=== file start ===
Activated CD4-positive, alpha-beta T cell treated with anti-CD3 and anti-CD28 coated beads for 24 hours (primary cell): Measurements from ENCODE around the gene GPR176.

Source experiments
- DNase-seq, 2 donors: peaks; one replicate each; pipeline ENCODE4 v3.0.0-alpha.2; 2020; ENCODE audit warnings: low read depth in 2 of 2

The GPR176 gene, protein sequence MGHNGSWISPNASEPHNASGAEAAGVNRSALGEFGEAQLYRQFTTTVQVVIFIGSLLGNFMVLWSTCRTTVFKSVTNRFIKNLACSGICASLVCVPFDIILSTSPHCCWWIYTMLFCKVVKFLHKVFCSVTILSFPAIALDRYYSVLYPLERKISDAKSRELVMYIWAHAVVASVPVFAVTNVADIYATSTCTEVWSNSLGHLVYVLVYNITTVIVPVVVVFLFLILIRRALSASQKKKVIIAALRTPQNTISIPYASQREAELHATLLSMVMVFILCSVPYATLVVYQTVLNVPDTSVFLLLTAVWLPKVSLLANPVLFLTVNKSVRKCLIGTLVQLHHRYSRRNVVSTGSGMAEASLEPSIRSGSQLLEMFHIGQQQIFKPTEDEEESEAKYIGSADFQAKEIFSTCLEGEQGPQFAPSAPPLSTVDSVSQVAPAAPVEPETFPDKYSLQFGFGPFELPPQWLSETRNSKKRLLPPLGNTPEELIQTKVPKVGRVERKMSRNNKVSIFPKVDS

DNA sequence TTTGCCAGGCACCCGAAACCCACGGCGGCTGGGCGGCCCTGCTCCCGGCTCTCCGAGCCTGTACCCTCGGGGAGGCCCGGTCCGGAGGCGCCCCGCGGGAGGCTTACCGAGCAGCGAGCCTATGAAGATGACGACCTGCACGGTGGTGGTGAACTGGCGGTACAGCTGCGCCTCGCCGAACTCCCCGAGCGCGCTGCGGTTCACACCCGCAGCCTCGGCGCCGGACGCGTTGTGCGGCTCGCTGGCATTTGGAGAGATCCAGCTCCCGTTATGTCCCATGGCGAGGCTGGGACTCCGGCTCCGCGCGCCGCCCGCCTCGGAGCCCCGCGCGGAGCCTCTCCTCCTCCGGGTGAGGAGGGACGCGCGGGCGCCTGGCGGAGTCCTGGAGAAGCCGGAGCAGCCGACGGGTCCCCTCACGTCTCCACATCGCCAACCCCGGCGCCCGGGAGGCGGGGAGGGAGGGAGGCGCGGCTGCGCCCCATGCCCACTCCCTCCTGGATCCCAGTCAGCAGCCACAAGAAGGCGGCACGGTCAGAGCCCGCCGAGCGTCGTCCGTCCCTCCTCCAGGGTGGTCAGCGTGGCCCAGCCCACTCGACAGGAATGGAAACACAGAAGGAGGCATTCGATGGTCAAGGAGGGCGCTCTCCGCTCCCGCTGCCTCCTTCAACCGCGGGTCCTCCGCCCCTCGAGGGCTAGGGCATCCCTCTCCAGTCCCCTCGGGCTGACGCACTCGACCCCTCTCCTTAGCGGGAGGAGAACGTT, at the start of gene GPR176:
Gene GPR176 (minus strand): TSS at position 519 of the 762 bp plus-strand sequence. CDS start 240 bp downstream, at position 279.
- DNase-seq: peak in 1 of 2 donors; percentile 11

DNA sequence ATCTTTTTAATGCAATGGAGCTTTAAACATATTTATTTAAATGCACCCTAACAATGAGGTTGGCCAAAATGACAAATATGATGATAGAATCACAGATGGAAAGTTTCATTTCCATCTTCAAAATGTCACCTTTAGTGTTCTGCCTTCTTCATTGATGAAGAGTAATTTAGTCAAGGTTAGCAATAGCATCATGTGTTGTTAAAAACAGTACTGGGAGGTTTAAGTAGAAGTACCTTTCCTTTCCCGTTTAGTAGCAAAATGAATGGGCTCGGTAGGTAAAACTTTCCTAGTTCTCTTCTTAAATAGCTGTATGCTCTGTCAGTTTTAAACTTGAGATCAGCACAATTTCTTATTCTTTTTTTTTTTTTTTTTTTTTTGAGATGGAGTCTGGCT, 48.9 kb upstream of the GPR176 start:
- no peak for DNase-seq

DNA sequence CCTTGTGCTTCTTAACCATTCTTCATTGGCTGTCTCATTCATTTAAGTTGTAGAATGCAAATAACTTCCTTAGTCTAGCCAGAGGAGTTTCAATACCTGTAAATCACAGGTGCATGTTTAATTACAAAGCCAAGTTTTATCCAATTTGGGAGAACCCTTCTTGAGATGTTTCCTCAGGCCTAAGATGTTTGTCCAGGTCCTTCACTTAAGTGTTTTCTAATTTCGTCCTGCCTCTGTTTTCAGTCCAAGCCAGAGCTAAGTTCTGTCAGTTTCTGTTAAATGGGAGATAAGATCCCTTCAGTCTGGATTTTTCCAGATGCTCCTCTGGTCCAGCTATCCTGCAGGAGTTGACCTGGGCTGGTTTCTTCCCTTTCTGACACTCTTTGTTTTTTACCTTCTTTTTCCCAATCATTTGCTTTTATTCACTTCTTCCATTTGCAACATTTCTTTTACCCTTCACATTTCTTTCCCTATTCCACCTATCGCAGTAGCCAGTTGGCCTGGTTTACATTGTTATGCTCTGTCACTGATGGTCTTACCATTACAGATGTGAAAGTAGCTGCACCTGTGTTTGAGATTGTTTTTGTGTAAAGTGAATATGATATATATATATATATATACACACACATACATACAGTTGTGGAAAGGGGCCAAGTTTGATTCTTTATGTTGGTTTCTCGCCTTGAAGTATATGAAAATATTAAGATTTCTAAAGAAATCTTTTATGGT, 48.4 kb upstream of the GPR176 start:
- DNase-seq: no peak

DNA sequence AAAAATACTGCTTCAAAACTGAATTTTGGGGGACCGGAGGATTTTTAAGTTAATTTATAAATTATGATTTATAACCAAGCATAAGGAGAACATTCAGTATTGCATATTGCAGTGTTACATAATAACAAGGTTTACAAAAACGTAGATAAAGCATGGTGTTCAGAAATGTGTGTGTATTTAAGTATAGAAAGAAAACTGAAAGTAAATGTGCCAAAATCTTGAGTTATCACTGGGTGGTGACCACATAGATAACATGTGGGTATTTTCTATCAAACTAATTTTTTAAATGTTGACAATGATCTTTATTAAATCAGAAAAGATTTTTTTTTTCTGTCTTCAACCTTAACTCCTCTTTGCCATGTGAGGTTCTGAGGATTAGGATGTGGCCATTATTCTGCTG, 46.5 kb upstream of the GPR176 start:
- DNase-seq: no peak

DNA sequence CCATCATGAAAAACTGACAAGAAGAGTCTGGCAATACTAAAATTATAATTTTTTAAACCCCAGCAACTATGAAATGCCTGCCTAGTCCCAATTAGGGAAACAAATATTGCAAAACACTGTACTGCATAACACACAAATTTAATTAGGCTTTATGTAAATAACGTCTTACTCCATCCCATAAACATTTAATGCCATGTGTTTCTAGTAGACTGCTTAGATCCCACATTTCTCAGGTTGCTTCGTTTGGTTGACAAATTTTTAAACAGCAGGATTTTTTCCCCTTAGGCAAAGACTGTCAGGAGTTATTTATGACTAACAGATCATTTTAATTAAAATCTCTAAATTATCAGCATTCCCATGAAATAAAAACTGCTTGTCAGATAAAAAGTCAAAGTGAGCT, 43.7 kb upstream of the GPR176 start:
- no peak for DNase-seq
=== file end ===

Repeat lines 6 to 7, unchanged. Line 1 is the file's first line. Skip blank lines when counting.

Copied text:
Gene GPR176 (minus strand): TSS at position 519 of the 762 bp plus-strand sequence. CDS start 240 bp downstream, at position 279.
- DNase-seq: peak in 1 of 2 donors; percentile 11